Hildegard Müller, President of the Association of the Automotive Industry (VDA), recently criticized the fact that the charging infrastructure in Germany is being expanded too slowly. The country is still a long way from the goal of one million charging points by 2030. To achieve this, according to Müller, 2000 charging stations would have to be set up every week. Currently there are fewer than 300 per week.

The German race to catch up is also urgently needed. Because the electrical pioneer Tesla has already covered Europe with more than 20,000 so-called superchargers. For Tesla boss Elon Musk, charging was an original part of the strategy from the start.

EnBW boss Mastiaux sometimes feels that his commitment is being held back by increasing regulation and bureaucratisation on the part of the state. “Some of the regulatory framework conditions are just not helpful,” complains Mastiaux. A compulsory installation of credit card terminals, for example, is simply backward-looking, since more modern, digital payment methods have long been available.

EnBW boss Mastiaux: “Germany network is technically overregulated”

In principle, Mastiaux advocates state incentives for the charging infrastructure. Transport Minister Andreas Scheuer (CSU) recently gave the go-ahead for the tender for 1000 additional fast charging locations. “The next fast charging station must be reachable in ten minutes,” said Scheuer, setting an ambitious goal. The federal government is spending around two billion euros on the “Deutschlandnetz” program.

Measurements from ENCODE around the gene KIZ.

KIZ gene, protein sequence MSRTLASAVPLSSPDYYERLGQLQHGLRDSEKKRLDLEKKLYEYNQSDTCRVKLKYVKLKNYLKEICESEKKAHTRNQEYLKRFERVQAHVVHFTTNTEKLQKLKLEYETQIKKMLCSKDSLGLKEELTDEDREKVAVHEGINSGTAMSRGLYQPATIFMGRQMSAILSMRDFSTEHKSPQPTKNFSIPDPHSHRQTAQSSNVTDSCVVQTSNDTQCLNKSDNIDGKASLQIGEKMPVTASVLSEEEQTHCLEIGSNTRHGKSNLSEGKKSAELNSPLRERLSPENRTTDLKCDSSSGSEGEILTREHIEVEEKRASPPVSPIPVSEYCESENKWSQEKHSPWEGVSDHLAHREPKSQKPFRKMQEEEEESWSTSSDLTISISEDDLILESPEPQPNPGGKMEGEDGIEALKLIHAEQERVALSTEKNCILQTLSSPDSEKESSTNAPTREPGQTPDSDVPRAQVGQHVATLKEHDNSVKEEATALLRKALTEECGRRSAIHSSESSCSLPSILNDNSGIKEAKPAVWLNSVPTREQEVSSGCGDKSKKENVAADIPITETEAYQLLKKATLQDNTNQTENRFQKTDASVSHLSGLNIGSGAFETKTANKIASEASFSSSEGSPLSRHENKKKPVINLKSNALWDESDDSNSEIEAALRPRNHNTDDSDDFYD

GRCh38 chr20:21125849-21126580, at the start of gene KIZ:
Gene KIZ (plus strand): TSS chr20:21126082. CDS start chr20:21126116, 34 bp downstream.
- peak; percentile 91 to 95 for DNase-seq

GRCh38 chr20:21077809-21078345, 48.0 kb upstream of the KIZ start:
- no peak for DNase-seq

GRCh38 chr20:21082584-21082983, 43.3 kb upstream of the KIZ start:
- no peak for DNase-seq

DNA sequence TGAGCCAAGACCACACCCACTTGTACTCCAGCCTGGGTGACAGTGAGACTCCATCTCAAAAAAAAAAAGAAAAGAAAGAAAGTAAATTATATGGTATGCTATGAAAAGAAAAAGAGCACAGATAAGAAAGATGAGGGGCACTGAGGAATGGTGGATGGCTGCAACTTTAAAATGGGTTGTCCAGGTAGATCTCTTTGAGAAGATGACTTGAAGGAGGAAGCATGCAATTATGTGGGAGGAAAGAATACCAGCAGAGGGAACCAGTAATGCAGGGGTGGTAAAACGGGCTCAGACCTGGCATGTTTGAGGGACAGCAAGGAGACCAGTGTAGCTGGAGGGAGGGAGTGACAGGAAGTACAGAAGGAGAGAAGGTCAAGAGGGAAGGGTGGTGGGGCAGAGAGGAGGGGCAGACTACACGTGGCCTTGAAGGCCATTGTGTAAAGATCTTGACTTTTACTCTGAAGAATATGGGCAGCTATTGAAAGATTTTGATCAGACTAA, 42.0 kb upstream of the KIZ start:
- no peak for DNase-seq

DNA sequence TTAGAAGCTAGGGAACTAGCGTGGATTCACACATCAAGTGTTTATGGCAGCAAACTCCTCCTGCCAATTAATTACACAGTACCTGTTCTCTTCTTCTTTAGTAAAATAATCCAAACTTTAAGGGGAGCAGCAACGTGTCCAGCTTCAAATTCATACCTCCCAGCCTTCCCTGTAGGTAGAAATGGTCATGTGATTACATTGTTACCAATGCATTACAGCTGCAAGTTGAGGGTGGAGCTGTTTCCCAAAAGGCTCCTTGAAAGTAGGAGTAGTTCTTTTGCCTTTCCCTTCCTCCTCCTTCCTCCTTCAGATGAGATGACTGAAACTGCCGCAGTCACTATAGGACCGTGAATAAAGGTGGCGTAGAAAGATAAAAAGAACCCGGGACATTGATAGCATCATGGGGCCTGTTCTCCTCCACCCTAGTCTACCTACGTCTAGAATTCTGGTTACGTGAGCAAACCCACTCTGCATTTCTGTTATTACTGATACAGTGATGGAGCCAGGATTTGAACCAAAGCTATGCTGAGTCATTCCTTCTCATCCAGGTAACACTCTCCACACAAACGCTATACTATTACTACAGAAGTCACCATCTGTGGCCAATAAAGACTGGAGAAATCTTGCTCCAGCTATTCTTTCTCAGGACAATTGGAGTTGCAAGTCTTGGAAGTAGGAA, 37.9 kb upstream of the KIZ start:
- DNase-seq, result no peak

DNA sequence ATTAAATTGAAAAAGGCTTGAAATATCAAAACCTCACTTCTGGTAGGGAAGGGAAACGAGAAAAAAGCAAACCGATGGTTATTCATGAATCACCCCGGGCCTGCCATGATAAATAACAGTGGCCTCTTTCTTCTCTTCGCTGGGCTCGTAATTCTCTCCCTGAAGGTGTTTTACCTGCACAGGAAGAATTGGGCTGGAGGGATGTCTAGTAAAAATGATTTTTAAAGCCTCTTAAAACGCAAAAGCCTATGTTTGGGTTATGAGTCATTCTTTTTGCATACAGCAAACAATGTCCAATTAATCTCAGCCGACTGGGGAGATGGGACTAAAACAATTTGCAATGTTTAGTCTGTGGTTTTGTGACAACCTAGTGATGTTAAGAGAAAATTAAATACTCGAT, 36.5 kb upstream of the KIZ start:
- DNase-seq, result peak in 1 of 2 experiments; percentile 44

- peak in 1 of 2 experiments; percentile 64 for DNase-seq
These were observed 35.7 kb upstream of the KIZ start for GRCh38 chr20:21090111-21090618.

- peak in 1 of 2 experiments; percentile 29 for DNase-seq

But the EnBW boss points out: “When building the charging infrastructure, we mustn’t repeat the same mistakes as when expanding renewable energies, which is slowed down by complicated bureaucratic processes.” Last year, for example, 13,000 charging points were funded – in operation however, only 3,000 were taken.

From Mastiaux’s point of view, the “Germany Network” has even become so complicated that the first notification for funding can be expected in the fourth quarter of 2023 at the earliest. This means that there will be no location funded from this program before 2025. By then, EnBW is almost through with its development program.

In addition, the “Germany network” is technically overregulated. Not even Europe’s largest charging park at Kamener Kreuz could meet the requirement of a continuous output of 200 kW around the clock. “To do this, we would need eleven medium-voltage connections, which on the one hand are not available and on the other hand are not technically necessary. That would make the location 90 percent more expensive ”.

In addition, the calibration law for the systems is so complicated that most manufacturers are still unable to certify their systems. The new federal government calls on Mastiaux to coordinate the regulatory framework with the EU in order to enable comprehensive, uniform and Europe-wide fast charging infrastructure: “There must be no special national solutions,” demands Mastiaux.

More: With the Porsche to the luxury lounge: German manufacturers are tinkering with their own charging concepts for electric cars.